Train accidents can cause significant devastation in the lives of victims and their families. Accidents associated with railroad crossings are oftentimes catastrophic and can lead to serious injuries and fatalities. It is important for victims of train accidents and their families to be familiar with the protections available to them when they have been harmed in a train accident.
At the end of 2009, there were 136,041 public at-grade crossings in the United States. Of those crossings, an estimated 42,301 had gates; 22,039 had flashing lights; and 1,196 had highway traffic signals, wigwags and bells. During 2009, there were a total of 1,896 accidents at public highway rail crossings. The railroad accidents resulted in a total of 705 injuries and a total of 247 deaths. Train accidents can occur in a number of situations, including at unguarded railroad crossings.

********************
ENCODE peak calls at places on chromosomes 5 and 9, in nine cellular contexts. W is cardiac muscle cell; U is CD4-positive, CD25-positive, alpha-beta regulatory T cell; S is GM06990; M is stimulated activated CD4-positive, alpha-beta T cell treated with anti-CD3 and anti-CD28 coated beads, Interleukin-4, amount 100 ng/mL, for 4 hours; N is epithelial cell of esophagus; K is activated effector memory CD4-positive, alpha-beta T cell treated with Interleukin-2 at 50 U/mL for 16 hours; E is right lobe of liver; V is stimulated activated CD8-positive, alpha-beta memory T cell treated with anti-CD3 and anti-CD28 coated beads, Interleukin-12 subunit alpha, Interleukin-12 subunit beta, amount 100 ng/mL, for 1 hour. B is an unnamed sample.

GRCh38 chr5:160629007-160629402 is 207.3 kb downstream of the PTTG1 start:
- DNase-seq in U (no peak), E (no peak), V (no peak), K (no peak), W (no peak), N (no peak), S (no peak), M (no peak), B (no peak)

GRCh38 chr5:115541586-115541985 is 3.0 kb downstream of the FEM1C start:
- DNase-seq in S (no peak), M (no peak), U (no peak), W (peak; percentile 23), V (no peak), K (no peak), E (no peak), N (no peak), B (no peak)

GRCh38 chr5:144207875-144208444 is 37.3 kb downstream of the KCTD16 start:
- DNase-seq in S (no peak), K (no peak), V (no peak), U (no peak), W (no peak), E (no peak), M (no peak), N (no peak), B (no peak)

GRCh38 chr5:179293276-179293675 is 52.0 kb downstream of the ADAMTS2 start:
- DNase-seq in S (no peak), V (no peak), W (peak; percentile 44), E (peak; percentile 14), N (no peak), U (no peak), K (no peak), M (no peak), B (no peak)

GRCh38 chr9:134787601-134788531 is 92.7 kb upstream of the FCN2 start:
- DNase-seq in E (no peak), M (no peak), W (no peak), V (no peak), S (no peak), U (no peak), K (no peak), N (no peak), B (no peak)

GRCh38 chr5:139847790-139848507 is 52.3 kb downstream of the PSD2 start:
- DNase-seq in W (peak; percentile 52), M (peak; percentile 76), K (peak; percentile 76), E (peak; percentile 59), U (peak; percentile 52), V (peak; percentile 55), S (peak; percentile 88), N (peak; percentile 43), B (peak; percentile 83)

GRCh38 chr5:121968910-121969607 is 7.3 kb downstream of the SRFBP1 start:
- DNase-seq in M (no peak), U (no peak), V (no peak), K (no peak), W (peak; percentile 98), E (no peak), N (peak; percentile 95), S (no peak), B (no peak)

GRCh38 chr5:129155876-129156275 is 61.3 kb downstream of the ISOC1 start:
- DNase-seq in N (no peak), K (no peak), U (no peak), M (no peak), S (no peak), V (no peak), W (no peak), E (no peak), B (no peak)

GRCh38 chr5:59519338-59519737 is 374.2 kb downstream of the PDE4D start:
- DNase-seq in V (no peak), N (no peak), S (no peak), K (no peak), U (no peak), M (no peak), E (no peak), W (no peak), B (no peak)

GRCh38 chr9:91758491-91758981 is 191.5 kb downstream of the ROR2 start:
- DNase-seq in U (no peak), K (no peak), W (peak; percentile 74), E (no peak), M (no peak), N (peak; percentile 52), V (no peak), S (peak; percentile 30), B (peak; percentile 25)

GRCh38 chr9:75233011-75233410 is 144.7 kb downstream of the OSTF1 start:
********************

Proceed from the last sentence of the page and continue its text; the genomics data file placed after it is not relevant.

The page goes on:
Train accident victims and their families may suffer significant damages in the wake of a train accident. Injured victims may endure the difficulties associated with painful injuries and family members of victims killed in a train accident may suffer emotional challenges associated with unexpectedly losing a loved one. Certain legal options are available to injured victims and their loved ones to help them recover damages for their physical, financial and emotional losses.
Injured victims may be able to recover medical expenses, lost wages and pain and suffering damages. Additional damages may be available if the injured victim is so severely injured that they have suffered disability, lost-earning capacity and require future medical care and treatment. Surviving family members of a lost loved one killed in a train accident may be able to recover compensation for pain and suffering in addition to damages for the loss of support and services and other damages depending on the circumstances. Though each circumstance is unique and different, legal options are available to assist victims of train accidents and their families following the devastation of a train accident.
Source: U.S. Department of Transportation Federal Highway Administration, “Safety,” Accessed June 14, 2016